On college sports rankings:
Is there anyone left who still thinks the BCS is a good idea or that it is working properly?  During its reign, how many times has it come up with a #1 vs. #2 matchup that was unassailable?  Once?  Twice?  The previous system did not work either, of course, which is what necessitated the change in the first place.  But we now have a pretty good sample size and this experiment doesn't work.  You know what does work for basically every other league at every level of basically every sport in the world?  Playoffs.  Bad for business?  I don't think so.  Will you watch the BCS title game this year?  Sure.  How many of the next best 15 bowls will you watch?  Three?  Four?  How many of the 15 games would you watch in a 16-team tournament?  Twelve?  Thirteen?  Tell advertisers that viewership will be roughly 3-4 times what it is currently and see how bad for business a playoff would be.

The AP recently named their preseason All-America team and for the first time in a long time, the men's team included a freshman.  That sound you hear is the death-knell of such pre-season voting.  I officially bad pre-season All-Conference and All-American voting.  This is even more of a complete guess than Mel Kiper's 2011 Mock Draft that he published in April of 2010.  At least Kiper had seen the kids play before.

On the NFL's various expansion plans:
No American sports league shall expand to include European-based teams until travel from the west coast of North America takes as long to get to the eastern edge of Europe as it does to get to the east coast of North America today, and until the world stops using time zones.  So don't hold your breath. 

Currently the NFL absurdly forces two teams to play one game per season in London.  The schedule is set so that these teams have their bye week after the trip.  How would it work if we had teams playing in Europe regularly?  Byes would have to be scheduled throughout the season for such travel.  And European teams would have to have multiple byes to make up for all the games they have to travel to America for. 

Another thought is that the NFL would have a third conference based in Europe.  Not only would this not eliminate the constant travel problems, it also creates a talent-pool problem.  Teams in the current NFC and AFC play inter-conference games each week.  Would they continue to play these while the 16 new European teams only play one another all season?  Certainly that would be a competitive imbalance, not to mention that adding many more teams would destroy the talent level in the league as whole. 

Additionally, the NFL tried this before.  NFL-Europe failed miserably.  Why would this do any better?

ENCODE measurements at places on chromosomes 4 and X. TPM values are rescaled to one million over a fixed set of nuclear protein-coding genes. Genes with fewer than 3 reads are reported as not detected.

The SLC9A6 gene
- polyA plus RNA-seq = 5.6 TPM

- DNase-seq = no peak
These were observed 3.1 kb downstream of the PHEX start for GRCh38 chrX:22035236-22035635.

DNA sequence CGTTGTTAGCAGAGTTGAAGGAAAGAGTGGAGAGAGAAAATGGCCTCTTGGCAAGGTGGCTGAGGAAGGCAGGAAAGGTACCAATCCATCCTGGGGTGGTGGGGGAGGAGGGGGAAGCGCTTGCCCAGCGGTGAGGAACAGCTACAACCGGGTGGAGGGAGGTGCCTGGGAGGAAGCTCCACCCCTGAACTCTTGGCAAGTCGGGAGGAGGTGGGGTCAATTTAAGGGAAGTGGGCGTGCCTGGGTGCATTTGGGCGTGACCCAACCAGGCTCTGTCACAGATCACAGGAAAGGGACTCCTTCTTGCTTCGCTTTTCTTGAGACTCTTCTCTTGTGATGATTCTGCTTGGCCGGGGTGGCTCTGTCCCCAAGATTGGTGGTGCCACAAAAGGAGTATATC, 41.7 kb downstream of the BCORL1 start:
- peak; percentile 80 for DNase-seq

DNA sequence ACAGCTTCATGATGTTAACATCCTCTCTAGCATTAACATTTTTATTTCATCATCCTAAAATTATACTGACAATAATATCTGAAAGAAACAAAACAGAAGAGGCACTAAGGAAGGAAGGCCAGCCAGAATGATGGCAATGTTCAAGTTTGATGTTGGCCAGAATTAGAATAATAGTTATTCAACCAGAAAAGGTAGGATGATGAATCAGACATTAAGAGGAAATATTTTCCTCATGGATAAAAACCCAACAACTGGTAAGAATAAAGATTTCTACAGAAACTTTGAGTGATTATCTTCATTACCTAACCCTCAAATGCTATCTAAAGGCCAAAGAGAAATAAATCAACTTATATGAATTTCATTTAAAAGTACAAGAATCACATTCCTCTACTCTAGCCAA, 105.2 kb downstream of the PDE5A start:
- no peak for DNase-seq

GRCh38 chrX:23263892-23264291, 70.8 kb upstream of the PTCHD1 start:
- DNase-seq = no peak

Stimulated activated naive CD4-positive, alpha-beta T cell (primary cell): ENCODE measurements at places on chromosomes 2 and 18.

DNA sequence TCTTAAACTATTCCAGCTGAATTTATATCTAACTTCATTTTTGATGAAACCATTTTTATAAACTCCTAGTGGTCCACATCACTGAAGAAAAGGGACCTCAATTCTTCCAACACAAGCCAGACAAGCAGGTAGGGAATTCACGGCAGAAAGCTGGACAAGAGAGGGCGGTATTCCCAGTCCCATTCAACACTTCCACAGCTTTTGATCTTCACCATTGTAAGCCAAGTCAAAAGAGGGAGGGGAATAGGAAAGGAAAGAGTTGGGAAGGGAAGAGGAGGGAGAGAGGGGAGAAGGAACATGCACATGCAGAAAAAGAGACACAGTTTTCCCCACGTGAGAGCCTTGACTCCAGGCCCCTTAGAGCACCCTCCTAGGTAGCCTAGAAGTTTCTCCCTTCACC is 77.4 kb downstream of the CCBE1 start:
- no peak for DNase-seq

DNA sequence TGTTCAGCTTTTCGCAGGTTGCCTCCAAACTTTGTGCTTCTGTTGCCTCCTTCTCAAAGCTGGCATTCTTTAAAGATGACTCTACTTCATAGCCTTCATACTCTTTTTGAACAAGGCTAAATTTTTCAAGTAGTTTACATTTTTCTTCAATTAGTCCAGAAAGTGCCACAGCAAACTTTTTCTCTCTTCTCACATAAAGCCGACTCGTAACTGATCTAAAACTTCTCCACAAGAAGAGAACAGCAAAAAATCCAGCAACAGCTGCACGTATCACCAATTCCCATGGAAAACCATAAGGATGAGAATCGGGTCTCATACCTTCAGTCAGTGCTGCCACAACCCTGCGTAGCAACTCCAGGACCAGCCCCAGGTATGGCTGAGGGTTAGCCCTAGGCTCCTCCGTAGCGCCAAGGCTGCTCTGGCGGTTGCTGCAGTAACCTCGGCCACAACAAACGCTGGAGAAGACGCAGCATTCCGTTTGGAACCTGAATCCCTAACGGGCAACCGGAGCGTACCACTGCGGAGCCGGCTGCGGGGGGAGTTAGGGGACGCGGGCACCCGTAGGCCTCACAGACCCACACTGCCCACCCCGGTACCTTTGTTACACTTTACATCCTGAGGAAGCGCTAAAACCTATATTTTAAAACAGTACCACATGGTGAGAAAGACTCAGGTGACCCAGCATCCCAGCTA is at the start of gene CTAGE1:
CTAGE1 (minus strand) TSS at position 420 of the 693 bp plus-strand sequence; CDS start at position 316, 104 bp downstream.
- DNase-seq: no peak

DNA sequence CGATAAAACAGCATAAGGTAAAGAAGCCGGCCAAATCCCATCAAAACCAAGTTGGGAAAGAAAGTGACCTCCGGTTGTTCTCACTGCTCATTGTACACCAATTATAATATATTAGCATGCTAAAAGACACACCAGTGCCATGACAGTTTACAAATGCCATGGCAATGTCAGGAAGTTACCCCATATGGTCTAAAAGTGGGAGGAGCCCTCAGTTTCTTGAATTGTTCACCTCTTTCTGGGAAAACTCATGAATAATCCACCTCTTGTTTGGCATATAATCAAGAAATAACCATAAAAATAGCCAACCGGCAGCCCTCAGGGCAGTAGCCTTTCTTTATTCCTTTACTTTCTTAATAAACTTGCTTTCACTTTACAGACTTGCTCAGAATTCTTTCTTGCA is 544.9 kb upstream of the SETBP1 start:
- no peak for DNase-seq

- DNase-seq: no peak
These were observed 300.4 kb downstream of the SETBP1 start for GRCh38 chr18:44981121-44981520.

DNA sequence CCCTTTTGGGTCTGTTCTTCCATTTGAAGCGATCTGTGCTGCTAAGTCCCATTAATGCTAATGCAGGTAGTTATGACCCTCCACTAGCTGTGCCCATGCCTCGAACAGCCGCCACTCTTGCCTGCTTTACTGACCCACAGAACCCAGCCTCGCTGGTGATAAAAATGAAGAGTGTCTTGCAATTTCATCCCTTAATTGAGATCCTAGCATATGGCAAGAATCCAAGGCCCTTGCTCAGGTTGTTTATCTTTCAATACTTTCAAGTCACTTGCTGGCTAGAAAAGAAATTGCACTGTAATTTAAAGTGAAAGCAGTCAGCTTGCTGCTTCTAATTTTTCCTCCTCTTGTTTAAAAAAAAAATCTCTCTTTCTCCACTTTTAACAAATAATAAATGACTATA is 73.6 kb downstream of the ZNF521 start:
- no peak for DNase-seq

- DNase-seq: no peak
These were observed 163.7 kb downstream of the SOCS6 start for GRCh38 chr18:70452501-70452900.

Finally, the NFL will not expand to an 18-game regular season.  Goodell parades around with a stern look on his face and a quick trigger for suspensions and fines when it comes to issues of player safety, but if he had to choose between player safety and more revenue, he'd double the ticket prices and have players play without pads and allow each team to have a sniper on the sidelines.

Yes, players could get injured in Week 1 just as likely as in Week 18, but that's not a good argument.  Russian roulette is dangerous.  Maybe you'll find the bullet on the first try, or maybe on the sixth.  But why not negotiate for more chances to pull the trigger?  By the end of an NFL season, teams are quite lucky to have the key players in tact.  So lucky that the top seeds are even given an extra week just to try and recover a little.  So why make them all beat themselves up for two more weeks when they already barely make it out standing up?

On professional sports labor standoffs:
Basically every time a labor agreement is set to end in any professional sport, both sides accuse the other of unfair negotiation tactics.  Often there is a lockout or strike.  And neither side really needs to budge because they're all millionaires (or billionaires) anyway.  But the fans get screwed.  We miss out on games, playoffs, and even entire seasons.  So from now on, if the two sides cannot negotiate a new deal by the time the current one expires, all the issues being haggled over will be posted on the league's website.  Each side will be given a paragraph per issue to make their case.  Fan will then vote.  The options will be A: Players get their way. B: 50/50. D: Owners get their way.  No other options to confuse it.  Find some fancy way to prevent ballot stuffing and post it online.